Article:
I'm a recent graduate in my first year of teaching. I teach secondary students, and I have found that some low-level students are not listening in class. They seem to have given up and stopped trying. I feel it's hard to make a difference or help them because they don't seem to care. How can I engage these students?
There isn't enough information to answer the question, but I'll speculate, based on what often happens in the world of math education.
People who enjoy & teach math are often shell-shocked at how many people consider math to be a meaningless, tear-filled, horrible subject in which effort is pointless. My guess is that most students have given up on trying because 287 adults before you have told them to try harder, then given them rote or inappropriately difficult work... in which trying doesn't make a difference. See my recent post on fractions for examples of how hard work combines with rote gibberish to demoralize and confuse.
I suspect many of your students view you as the 288th adult who's giving them more rote gibberish and empty pep talks. Some likely signs of this: your lessons are very heavy on symbols and students (rightly?) don't believe you when you say they should pay attention and try harder.
Their response: The bare minimum effort to: (a) get you off their backs and (b) avoid summer school or repeating the course.
Consider doing gentle but probing "math biography" interviews with some of your students. Tell them you need their input to become a better teacher and want to begin by understanding when they stopped trying. Ask them when math became a painful subject for them. In kindergarten, math is for many children the favorite academic subject; among the general population, about 37% of people specifically use the word "hate" to describe how they feel about math. [Many others use other negative words to describe their feelings.]
Expect a lot of stories such as:
- "I loved math until grade 4. Then my teacher didn't really teach us division or fractions and never tested us on anything. Sometimes we'd go weeks at a time without a math class, months without a test. I've been terribly confused in most math classes since then. I noticed that studying really hard didn't help, so I just don't try hard any more because it's not fun." Note that this is likely true: given terrible confusion regarding grade-4-level division, does it matter if you study really hard to master proportional reasoning and ratios? Of course not. Hard work didn't matter then even though adults falsely told them it would. Why are you different from those adults?
- "My teacher made the class do all these timed exercises. I was the slowest one in the class no matter how hard I tried and that's when I realized I was stupid." Notice that maybe the student just needed to learn, say, how $6+6=\_\_\_$ and $6+7=\_\_\_$ are related, then they could have stopped counting by ones to do all calculations. But if you don't know such relationships, then, well, math = counting by ones, which is slow and makes people feel stupid. It's a hopelessly weak foundation for future math. Are you trying to build on their hopelessly weak foundations?
- "The teacher would make me come to the front of the class and tell me to do math I couldn't do and that was humiliating. I hate math. So just tell me how to pass this class so I don't have to go to summer school." How often do your students feel great about what they've learned and accomplished in your class?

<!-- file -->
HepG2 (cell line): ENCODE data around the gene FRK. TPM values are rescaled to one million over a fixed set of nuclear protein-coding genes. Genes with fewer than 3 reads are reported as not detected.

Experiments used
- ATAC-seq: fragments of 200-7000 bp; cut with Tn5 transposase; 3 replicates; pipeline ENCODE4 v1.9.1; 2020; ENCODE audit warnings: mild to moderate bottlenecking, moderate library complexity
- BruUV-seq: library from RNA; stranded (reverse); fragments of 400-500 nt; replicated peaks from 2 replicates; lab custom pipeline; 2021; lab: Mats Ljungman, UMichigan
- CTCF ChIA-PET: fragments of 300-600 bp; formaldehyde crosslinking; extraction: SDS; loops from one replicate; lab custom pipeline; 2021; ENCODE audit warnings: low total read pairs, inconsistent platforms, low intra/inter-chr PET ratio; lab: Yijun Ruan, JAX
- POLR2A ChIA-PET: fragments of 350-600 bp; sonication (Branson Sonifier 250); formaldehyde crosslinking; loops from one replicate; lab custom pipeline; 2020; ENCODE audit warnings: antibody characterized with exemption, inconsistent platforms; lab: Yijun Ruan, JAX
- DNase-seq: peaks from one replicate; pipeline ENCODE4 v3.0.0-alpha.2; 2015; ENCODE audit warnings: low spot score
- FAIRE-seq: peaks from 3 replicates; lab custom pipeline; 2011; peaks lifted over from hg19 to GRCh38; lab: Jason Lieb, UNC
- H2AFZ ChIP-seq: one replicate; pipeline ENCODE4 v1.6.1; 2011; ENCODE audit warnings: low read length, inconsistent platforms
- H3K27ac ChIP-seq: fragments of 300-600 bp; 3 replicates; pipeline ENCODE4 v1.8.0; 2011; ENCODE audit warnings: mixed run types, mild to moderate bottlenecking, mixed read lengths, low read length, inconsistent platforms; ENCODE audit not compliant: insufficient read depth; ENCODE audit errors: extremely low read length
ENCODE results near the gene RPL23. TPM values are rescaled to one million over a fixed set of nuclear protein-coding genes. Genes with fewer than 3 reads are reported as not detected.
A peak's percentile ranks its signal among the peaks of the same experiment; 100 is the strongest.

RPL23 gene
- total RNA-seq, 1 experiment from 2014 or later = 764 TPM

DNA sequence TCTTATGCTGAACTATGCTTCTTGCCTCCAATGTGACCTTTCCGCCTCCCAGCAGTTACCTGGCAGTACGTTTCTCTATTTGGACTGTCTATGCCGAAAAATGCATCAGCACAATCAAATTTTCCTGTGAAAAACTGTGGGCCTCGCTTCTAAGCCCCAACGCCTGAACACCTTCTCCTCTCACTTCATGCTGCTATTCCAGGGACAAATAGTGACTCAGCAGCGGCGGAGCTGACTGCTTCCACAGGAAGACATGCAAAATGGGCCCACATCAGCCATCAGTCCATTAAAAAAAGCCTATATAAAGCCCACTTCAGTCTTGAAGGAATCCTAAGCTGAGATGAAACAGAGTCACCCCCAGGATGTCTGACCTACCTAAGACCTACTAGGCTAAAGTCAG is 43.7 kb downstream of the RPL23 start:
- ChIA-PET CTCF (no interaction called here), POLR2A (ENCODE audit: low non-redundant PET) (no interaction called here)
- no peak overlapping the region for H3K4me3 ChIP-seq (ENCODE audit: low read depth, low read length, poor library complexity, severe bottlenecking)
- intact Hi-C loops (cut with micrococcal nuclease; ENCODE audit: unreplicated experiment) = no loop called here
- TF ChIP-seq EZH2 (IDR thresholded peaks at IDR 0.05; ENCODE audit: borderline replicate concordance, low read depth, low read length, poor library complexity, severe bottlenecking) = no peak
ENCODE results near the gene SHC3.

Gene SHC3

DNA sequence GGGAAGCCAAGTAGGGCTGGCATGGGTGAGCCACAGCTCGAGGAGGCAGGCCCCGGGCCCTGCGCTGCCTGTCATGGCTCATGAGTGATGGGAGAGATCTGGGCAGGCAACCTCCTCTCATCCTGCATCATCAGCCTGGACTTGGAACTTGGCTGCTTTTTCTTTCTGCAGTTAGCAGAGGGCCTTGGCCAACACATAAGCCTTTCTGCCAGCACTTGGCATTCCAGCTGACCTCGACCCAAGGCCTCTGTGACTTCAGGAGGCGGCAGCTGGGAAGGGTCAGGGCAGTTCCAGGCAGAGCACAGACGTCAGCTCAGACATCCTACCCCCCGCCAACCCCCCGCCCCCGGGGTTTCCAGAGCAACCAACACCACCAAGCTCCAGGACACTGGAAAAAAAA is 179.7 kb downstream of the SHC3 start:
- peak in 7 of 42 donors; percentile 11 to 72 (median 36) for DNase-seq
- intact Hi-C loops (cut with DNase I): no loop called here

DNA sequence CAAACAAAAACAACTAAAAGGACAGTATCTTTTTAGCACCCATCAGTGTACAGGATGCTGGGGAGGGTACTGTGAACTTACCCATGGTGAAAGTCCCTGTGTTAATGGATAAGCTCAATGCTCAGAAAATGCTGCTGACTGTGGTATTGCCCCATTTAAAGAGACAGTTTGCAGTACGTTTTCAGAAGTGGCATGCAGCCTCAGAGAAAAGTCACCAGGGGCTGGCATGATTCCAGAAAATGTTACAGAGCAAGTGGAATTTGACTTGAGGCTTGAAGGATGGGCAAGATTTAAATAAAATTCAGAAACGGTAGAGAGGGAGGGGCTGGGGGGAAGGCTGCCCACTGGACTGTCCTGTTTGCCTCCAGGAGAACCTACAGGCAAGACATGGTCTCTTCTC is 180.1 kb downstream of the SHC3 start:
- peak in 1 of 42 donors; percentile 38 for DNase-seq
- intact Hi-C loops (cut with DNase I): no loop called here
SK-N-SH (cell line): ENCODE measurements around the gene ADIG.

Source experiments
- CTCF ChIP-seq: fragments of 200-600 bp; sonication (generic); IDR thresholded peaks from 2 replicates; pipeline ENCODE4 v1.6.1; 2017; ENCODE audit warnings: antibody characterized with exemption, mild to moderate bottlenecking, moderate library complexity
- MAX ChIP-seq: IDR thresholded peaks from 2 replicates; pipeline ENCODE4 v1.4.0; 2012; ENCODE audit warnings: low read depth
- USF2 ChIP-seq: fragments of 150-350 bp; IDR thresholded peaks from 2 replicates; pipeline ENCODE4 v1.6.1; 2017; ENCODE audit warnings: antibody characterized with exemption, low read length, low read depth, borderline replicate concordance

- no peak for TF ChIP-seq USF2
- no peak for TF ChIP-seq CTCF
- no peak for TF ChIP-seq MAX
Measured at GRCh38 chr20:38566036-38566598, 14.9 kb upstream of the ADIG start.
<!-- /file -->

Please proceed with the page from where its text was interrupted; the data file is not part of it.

- "Math is just all these steps. I just memorize those steps. I'm the memorizing type. I'm not interested in understanding because I don't think there is anything to understand. Just tell me the steps and I'll do them." Are you sure you're really testing for understanding? Are you really convincing your students that math is understandable?
In my opinion a very important tool for the teacher is a lesson plan for every lesson. I was a math tutor in a math center for 8 years and I conducted multiple worshops in a classroom setting with over 20 students at a time. Techniques that worked for me were: inviting students to ask questions during the lesson , polite responses to questions , eye contact with the students , doing a worked out example on the board and then writing a similar problem beside it and asking the students to solve it at their desk while I walked around and looked at their work and gave helpful hints if the student seemed stuck. Also I would have students work in groups of 4 or 5 so they could exchange ideas with their peers. You have to mix it up a little so some students don't get bored.
Hope this helps :)
The answer isn't the same for every educator or every group (or every combination thereof). I find that the key is to consider myself constantly trying to find this answer. In other words, from day 1 to the final second of your time with these students, you are trying to find the "holy grail," so to speak. ...or at least get closer...
In other words, you are trying to reach every student, every small group of students (as they exist), and the larger group (class as a whole). Therefore, I try to connect with each individual and each group as authentically as possible (a little fake-it-til-you-make-it can help here) If it feels forced, it is... but don't give up.
If a strict lesson plan is authentic to you, then do that, but make sure you PAY ATTENTION TO EXACTLY WHO YOU ARE TEACHING. Connect with them.
As you manage to understand them better, you may also find ways to articulate the lessons differently, ultimately framing them in a more relatable way. A very simple example: you find a certain cross-section of students are soccer players, so all of your momentum lessons (physics application here!) have to do with soccer balls. Just be careful you don't get too hokey ;-) ...you don't want the students rolling their eyes too hard. But thy really do appreciate the effort if you're being sincere and totally authentic.